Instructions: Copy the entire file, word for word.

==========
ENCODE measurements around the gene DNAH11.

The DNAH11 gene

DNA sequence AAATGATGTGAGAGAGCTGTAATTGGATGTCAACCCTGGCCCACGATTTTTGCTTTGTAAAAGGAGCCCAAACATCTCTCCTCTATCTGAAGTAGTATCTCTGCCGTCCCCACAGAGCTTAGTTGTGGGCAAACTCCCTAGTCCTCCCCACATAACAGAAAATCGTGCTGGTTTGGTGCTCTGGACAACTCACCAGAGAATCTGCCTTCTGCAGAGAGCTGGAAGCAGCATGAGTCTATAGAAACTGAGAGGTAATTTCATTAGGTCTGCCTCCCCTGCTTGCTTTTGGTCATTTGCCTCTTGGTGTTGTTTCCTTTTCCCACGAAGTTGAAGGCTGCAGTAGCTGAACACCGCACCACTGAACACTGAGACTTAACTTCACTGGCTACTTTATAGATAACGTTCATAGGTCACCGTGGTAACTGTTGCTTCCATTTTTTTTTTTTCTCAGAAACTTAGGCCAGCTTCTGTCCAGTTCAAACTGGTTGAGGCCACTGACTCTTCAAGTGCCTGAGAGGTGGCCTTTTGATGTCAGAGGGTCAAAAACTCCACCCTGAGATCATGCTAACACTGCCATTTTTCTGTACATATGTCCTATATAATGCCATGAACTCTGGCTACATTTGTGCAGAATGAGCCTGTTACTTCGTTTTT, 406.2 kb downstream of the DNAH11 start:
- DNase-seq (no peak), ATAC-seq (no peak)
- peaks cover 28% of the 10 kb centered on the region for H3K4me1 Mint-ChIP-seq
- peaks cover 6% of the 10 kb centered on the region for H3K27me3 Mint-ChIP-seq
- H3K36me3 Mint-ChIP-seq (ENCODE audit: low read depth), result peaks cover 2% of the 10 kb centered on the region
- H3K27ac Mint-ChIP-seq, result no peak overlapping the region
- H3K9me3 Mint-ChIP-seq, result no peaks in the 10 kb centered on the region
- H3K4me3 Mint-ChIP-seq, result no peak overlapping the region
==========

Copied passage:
ENCODE measurements around the gene DNAH11.

The DNAH11 gene

DNA sequence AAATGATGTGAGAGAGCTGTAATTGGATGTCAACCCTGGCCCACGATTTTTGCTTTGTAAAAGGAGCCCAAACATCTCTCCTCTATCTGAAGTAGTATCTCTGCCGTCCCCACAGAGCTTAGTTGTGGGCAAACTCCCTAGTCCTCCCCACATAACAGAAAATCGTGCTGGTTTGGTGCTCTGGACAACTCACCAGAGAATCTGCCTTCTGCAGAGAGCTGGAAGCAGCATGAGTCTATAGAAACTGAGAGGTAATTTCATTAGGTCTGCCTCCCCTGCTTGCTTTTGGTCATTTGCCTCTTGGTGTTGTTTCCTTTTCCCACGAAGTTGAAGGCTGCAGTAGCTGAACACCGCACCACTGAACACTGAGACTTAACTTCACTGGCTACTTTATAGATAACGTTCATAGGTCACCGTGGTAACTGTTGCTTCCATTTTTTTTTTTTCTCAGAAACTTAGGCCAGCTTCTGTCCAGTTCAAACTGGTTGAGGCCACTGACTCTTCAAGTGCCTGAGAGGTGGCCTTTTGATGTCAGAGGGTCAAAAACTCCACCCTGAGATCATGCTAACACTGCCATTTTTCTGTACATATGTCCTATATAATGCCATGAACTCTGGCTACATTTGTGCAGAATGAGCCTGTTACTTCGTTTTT, 406.2 kb downstream of the DNAH11 start:
- DNase-seq (no peak), ATAC-seq (no peak)
- peaks cover 28% of the 10 kb centered on the region for H3K4me1 Mint-ChIP-seq
- peaks cover 6% of the 10 kb centered on the region for H3K27me3 Mint-ChIP-seq
- H3K36me3 Mint-ChIP-seq (ENCODE audit: low read depth), result peaks cover 2% of the 10 kb centered on the region
- H3K27ac Mint-ChIP-seq, result no peak overlapping the region
- H3K9me3 Mint-ChIP-seq, result no peaks in the 10 kb centered on the region
- H3K4me3 Mint-ChIP-seq, result no peak overlapping the region